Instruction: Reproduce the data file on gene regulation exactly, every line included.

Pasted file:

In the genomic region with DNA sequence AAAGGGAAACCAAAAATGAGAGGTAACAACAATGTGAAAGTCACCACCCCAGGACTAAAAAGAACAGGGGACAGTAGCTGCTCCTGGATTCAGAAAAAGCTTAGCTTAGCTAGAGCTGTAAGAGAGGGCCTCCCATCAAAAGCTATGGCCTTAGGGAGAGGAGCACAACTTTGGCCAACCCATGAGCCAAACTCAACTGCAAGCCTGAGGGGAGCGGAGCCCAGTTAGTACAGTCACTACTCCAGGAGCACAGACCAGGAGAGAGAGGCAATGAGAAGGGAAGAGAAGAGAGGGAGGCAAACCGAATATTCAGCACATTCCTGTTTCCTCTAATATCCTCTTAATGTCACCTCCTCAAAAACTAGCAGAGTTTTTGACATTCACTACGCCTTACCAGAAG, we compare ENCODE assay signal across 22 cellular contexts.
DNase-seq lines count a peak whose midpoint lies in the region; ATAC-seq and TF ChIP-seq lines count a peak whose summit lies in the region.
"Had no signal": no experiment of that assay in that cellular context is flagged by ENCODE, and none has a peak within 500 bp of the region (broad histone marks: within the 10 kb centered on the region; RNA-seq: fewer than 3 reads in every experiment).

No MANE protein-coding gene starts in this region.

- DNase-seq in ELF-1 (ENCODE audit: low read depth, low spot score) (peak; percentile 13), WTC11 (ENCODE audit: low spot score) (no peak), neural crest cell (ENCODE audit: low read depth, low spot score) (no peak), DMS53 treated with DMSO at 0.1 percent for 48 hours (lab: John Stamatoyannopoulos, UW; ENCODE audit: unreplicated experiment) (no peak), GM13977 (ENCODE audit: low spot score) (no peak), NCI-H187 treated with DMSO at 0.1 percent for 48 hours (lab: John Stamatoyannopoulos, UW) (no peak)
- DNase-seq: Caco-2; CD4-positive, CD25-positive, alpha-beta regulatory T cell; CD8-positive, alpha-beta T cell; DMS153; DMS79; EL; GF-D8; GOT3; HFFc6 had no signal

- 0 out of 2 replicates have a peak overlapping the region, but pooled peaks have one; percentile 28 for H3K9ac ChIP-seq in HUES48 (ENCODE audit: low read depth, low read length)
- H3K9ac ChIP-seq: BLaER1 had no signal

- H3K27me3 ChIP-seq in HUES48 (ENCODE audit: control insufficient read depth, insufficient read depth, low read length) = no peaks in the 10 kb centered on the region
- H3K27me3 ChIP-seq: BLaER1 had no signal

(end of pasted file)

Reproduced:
In the genomic region with DNA sequence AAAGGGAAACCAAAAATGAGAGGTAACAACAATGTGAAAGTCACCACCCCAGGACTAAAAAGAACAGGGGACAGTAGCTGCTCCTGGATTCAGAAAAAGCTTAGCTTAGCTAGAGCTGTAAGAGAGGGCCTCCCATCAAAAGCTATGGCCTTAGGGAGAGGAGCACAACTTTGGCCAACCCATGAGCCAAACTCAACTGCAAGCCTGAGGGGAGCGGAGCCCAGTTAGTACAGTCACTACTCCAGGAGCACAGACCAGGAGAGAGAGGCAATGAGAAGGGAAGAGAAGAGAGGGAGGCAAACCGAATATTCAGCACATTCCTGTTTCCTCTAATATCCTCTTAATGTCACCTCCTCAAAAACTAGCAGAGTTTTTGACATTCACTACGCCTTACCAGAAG, we compare ENCODE assay signal across 22 cellular contexts.
DNase-seq lines count a peak whose midpoint lies in the region; ATAC-seq and TF ChIP-seq lines count a peak whose summit lies in the region.
"Had no signal": no experiment of that assay in that cellular context is flagged by ENCODE, and none has a peak within 500 bp of the region (broad histone marks: within the 10 kb centered on the region; RNA-seq: fewer than 3 reads in every experiment).

No MANE protein-coding gene starts in this region.

- DNase-seq in ELF-1 (ENCODE audit: low read depth, low spot score) (peak; percentile 13), WTC11 (ENCODE audit: low spot score) (no peak), neural crest cell (ENCODE audit: low read depth, low spot score) (no peak), DMS53 treated with DMSO at 0.1 percent for 48 hours (lab: John Stamatoyannopoulos, UW; ENCODE audit: unreplicated experiment) (no peak), GM13977 (ENCODE audit: low spot score) (no peak), NCI-H187 treated with DMSO at 0.1 percent for 48 hours (lab: John Stamatoyannopoulos, UW) (no peak)
- DNase-seq: Caco-2; CD4-positive, CD25-positive, alpha-beta regulatory T cell; CD8-positive, alpha-beta T cell; DMS153; DMS79; EL; GF-D8; GOT3; HFFc6 had no signal

- 0 out of 2 replicates have a peak overlapping the region, but pooled peaks have one; percentile 28 for H3K9ac ChIP-seq in HUES48 (ENCODE audit: low read depth, low read length)
- H3K9ac ChIP-seq: BLaER1 had no signal

- H3K27me3 ChIP-seq in HUES48 (ENCODE audit: control insufficient read depth, insufficient read depth, low read length) = no peaks in the 10 kb centered on the region
- H3K27me3 ChIP-seq: BLaER1 had no signal